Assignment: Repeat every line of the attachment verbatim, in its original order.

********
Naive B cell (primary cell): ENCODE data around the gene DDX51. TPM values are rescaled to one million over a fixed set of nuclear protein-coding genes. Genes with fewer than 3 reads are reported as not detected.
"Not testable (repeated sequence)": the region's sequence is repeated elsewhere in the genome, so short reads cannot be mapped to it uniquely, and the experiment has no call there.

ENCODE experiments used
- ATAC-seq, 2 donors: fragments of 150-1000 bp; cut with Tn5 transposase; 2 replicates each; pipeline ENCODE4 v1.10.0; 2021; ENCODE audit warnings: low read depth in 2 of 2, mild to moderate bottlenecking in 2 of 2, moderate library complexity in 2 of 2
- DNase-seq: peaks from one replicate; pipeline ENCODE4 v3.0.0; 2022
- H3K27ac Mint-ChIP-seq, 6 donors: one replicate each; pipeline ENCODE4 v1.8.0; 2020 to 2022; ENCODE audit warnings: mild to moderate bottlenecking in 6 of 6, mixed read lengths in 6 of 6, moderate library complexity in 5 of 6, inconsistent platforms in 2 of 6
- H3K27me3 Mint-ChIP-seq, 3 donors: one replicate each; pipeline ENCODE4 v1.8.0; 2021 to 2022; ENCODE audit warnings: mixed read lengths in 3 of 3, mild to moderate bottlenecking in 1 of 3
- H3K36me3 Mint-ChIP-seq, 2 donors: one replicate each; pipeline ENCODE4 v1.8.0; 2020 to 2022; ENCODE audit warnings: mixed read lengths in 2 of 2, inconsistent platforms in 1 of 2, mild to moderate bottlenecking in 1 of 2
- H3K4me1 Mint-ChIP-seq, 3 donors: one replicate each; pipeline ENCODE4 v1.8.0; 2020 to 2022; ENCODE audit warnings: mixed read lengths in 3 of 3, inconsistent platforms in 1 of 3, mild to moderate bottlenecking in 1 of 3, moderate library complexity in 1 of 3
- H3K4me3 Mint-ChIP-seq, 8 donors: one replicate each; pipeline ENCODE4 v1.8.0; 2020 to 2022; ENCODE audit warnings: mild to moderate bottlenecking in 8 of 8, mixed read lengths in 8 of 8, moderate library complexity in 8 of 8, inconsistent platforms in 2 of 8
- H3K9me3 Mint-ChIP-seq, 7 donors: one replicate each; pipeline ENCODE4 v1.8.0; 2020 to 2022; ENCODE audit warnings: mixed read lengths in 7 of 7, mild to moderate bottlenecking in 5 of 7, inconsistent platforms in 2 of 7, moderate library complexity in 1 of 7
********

Naive B cell (primary cell): ENCODE data around the gene DDX51. TPM values are rescaled to one million over a fixed set of nuclear protein-coding genes. Genes with fewer than 3 reads are reported as not detected.
"Not testable (repeated sequence)": the region's sequence is repeated elsewhere in the genome, so short reads cannot be mapped to it uniquely, and the experiment has no call there.

ENCODE experiments used
- ATAC-seq, 2 donors: fragments of 150-1000 bp; cut with Tn5 transposase; 2 replicates each; pipeline ENCODE4 v1.10.0; 2021; ENCODE audit warnings: low read depth in 2 of 2, mild to moderate bottlenecking in 2 of 2, moderate library complexity in 2 of 2
- DNase-seq: peaks from one replicate; pipeline ENCODE4 v3.0.0; 2022
- H3K27ac Mint-ChIP-seq, 6 donors: one replicate each; pipeline ENCODE4 v1.8.0; 2020 to 2022; ENCODE audit warnings: mild to moderate bottlenecking in 6 of 6, mixed read lengths in 6 of 6, moderate library complexity in 5 of 6, inconsistent platforms in 2 of 6
- H3K27me3 Mint-ChIP-seq, 3 donors: one replicate each; pipeline ENCODE4 v1.8.0; 2021 to 2022; ENCODE audit warnings: mixed read lengths in 3 of 3, mild to moderate bottlenecking in 1 of 3
- H3K36me3 Mint-ChIP-seq, 2 donors: one replicate each; pipeline ENCODE4 v1.8.0; 2020 to 2022; ENCODE audit warnings: mixed read lengths in 2 of 2, inconsistent platforms in 1 of 2, mild to moderate bottlenecking in 1 of 2
- H3K4me1 Mint-ChIP-seq, 3 donors: one replicate each; pipeline ENCODE4 v1.8.0; 2020 to 2022; ENCODE audit warnings: mixed read lengths in 3 of 3, inconsistent platforms in 1 of 3, mild to moderate bottlenecking in 1 of 3, moderate library complexity in 1 of 3
- H3K4me3 Mint-ChIP-seq, 8 donors: one replicate each; pipeline ENCODE4 v1.8.0; 2020 to 2022; ENCODE audit warnings: mild to moderate bottlenecking in 8 of 8, mixed read lengths in 8 of 8, moderate library complexity in 8 of 8, inconsistent platforms in 2 of 8
- H3K9me3 Mint-ChIP-seq, 7 donors: one replicate each; pipeline ENCODE4 v1.8.0; 2020 to 2022; ENCODE audit warnings: mixed read lengths in 7 of 7, mild to moderate bottlenecking in 5 of 7, inconsistent platforms in 2 of 7, moderate library complexity in 1 of 7